On Friday I had to laugh. A sad laugh that is brought on by the strong desire not to cry.
Within 48 hours I had received three different pieces of communication from people speaking negatively about their website developers. Which is beyond frustrating since this is my profession and we’ve been working with WordPress development for over seven years.
Does a website design and development project really need to be filled with trials, tribulations, and ongoing angst? Can the process ever go smoothly and within the expectations set prior to money changing hands?
Yes it can, but these successes are never the stories we hear about.
My communication this week made me think of the phrase “trials and tribulations” and it took my back to Sunday school and listening to Bible verses from Corinthians or Romans. So much disappointment and struggles fills these project. Money is wasted, time lost, and sales disappear into thin air.
Think I’m being overly dramatic? Let me share some real-world comments received within the last two days.
48 Hours of Real-World Trials and Tribulations
Sally is a prospect that arrived as a referral from another WordPress developer. She spent $50,000 on a website that was built with a page builder she can’t really use or modify. The rebuild of her website took her search traffic to virtually zero and her sales funnel has dried up into nothingness.
In her own words:
My WordPress site looks great after 1 year of rebuilding and tweaking…and we hate it. The template we used to customize sucked, the code is crap, Visual Composer is my worst enemy, SEO has literally dropped into nothingness and I (unbelievably) want to start again.
What went wrong? From what I can tell the developer used a stock ThemeForest theme and filled it with a bazillion shortcodes and charged her 10 times what she should have paid. The new site is pretty, but core pages lack real content so her SEO has plummeted. I’d also bet that the developer forgot to use 301 redirects, which made the SEO situation even worse.
Charles is my SEO consulting client and I’ve been helping him with keyword research, site mapping, and content creation for the last few months. This has been taking place while he had an outside designer and website developer build out his new website.
He recently sent me the URL to his development website so I could check it out. Friday morning I had the unfortunate task of telling him what I found in just a few short minutes of review.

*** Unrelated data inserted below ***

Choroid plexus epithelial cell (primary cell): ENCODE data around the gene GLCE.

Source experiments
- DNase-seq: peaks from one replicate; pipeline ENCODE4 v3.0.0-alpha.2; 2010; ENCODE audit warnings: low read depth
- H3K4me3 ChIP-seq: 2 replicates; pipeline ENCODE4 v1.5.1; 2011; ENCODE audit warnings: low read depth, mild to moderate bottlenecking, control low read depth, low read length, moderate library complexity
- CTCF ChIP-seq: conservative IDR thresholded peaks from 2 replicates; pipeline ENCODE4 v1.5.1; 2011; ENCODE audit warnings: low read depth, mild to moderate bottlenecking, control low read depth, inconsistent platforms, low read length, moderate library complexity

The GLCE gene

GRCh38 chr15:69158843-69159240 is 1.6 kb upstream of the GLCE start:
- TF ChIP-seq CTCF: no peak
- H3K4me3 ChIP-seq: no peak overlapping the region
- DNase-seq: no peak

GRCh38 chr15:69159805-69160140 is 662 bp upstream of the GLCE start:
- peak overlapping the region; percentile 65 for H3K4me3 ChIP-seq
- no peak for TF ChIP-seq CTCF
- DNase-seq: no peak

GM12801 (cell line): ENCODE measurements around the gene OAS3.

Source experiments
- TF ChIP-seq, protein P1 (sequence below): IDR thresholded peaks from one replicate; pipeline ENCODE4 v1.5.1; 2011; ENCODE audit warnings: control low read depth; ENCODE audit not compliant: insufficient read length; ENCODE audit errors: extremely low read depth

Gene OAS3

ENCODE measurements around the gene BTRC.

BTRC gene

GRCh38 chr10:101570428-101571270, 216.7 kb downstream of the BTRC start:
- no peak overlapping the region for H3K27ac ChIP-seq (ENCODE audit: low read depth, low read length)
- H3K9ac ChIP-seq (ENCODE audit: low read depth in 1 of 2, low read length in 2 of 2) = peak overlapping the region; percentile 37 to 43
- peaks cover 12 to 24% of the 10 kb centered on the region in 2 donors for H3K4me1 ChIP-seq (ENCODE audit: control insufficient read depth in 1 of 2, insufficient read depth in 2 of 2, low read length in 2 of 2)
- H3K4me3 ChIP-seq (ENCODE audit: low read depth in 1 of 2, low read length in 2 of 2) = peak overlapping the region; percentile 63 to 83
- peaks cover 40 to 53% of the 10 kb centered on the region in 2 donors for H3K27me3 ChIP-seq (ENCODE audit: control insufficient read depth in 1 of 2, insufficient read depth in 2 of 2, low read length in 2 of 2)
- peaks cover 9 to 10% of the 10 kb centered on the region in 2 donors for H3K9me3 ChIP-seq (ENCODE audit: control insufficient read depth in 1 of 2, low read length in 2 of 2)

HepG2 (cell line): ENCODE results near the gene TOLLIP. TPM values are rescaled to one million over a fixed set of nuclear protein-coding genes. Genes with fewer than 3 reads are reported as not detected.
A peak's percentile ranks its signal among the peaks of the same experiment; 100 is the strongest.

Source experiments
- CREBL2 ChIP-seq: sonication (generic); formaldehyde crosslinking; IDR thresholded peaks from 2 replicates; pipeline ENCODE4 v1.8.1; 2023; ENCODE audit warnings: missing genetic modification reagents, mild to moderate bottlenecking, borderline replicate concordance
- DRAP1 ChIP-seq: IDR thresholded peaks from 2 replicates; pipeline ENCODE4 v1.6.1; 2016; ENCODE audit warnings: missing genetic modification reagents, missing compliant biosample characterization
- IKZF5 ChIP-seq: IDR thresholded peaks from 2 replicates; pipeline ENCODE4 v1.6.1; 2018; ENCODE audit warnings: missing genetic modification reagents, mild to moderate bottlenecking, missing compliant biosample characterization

Each page has a whopping 10+ h1 headers. You’re only supposed to have one per page. This is basic coding and anyone with a adequate level of coding skill would know this requirement.
His page URLs don’t match what we had planned and were simply defaulted to page titles. This means they are not really following his instructions and don’t value his focus on SEO.
And what made me most mad was basic elements like phone numbers, which should be set to click to call, are coded in as images. That works great for search engines and users on mobile devices.
I sent Charles a note through our project management software to alert him of some of the issues I found. I offered to do another and more thorough review once I know the developer has finished coding.
I’m not a coder, so if I immediately see issues with coder, you know something is seriously wrong. And I felt bad. I surely don’t want months of SEO work to be derailed by someone else’s horrible coding.
Charles replied back with his usual style of warmth and comedy:
Oh Rebecca, this website experience could send me to the bottle or to cry on your shoulder. Haven’t decided yet. To be honest, you are the first positive experience I’ve ever had with any online development in any shape or form. Wait… no I think I had a PDF designed on Fiverr once that went well.
I have a great designer and am happy with the design but he is a friend with a full time job and took forever! It’s been 8 months we’ve been at this!
The developer company emailed in late June saying our site should be ready in a week or two. They ran us through two of their actual developers and we are on the third project leader. First one was fired, and the second one who was great but went on vacation at the end of August and we are still with a mediocre third one.
Poor Charles. My first thought was bless his heart. He has spent a lot of time and money on SEO and design, only to have to torn apart by crappy coding and follow through.
I told Charles we would have his back. Should he be given a pile of doo doo by his developer, we could work at an hourly rate to clean up the website. That isn’t his ideal situation, because it would mean more time and money, but at least he could go live and know his sales funnel wouldn’t dry up within weeks.
Paul is a returning website development client. We built him one website a year or two ago and he is back for another one.
Here is his comment immediately after the last go-live:
I spent a good three years researching different web developers and as I interviewed these companies I described the feeling I had as if I ate a greasy sandwich afterwards. I’m glad I decided to go with your company.
Here is his comment in his inquiry this week:
I still get that greasy sandwich taste in my mouth every time I talk to a website developer, why is that? Why can’t they be straight forward like you?
See a trend? Even though Paul had a good experience with us, his past development projects still haunt him and the nagging feeling of disappointment lingers.
Paul isn’t unique. We’ve run into lots of people with similar experiences.
All of these three people are educated, smart people, who were simply caught up in the cloudy world of website development.
My Tips and Suggestions for Hiring a Website Developer
You might be asking yourself why I’ve taken the time to document these experiences and share them. It’s because I want to educate people on what happens when you hire the wrong website developer.
Through education you can force change and through change you can find success. Let me give you some of my tips and suggestions for hiring a website developer that will deliver as promised.